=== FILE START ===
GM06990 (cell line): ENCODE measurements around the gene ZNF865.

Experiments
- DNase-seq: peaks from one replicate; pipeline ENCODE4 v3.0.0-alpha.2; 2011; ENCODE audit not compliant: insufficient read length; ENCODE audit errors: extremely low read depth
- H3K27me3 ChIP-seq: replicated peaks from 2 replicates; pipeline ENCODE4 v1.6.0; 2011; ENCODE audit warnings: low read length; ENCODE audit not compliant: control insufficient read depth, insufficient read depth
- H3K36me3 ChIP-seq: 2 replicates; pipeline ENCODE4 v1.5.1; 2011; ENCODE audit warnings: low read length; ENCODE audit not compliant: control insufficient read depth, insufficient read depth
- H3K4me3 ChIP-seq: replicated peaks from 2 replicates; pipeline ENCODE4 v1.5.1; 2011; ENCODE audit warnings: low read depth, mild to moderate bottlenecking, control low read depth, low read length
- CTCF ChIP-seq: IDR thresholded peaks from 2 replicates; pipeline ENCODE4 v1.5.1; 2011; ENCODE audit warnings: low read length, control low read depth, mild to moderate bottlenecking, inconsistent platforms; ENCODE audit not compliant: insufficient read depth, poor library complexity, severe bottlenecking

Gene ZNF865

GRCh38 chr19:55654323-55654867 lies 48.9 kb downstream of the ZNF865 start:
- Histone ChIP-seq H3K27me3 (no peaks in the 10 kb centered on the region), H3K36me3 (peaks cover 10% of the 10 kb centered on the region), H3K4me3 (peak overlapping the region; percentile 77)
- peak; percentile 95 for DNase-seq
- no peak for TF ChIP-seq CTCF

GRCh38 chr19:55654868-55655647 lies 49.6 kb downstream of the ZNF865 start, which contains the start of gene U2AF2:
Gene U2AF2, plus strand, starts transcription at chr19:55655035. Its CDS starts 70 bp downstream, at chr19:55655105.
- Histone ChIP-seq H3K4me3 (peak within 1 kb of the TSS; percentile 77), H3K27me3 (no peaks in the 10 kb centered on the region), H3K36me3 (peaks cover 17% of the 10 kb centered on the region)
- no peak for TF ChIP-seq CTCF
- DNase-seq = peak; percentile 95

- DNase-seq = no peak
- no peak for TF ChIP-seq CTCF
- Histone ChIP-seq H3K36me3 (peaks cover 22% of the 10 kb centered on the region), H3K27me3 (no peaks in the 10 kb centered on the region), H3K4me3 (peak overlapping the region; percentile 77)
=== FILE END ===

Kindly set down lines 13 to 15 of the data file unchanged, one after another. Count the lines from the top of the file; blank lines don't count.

GRCh38 chr19:55654868-55655647 lies 49.6 kb downstream of the ZNF865 start, which contains the start of gene U2AF2:
Gene U2AF2, plus strand, starts transcription at chr19:55655035. Its CDS starts 70 bp downstream, at chr19:55655105.
- Histone ChIP-seq H3K4me3 (peak within 1 kb of the TSS; percentile 77), H3K27me3 (no peaks in the 10 kb centered on the region), H3K36me3 (peaks cover 17% of the 10 kb centered on the region)